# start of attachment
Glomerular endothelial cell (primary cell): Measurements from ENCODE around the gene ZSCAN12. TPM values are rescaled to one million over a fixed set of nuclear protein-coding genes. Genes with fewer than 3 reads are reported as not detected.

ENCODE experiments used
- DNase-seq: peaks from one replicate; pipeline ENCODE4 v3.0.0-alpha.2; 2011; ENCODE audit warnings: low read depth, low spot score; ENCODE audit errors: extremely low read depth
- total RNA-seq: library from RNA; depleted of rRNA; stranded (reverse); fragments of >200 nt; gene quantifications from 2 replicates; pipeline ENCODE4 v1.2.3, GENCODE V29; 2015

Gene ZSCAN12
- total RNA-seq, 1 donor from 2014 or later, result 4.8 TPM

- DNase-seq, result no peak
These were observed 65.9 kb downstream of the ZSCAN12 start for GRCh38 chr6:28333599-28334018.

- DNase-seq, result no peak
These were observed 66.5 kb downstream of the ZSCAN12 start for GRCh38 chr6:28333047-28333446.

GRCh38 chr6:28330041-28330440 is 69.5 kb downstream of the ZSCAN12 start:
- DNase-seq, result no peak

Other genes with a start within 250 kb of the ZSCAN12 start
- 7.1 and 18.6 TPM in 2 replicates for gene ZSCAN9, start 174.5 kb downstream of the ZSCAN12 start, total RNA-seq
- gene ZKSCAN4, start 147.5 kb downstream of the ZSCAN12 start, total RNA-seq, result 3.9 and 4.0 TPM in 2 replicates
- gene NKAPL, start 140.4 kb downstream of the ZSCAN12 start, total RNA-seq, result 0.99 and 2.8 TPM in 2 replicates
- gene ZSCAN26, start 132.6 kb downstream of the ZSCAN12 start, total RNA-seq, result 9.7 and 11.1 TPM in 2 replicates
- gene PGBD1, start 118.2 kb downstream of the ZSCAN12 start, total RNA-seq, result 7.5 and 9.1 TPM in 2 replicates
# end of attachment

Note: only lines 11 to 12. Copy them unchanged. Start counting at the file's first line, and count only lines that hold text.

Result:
GRCh38 chr6:28330041-28330440 is 69.5 kb downstream of the ZSCAN12 start:
- DNase-seq, result no peak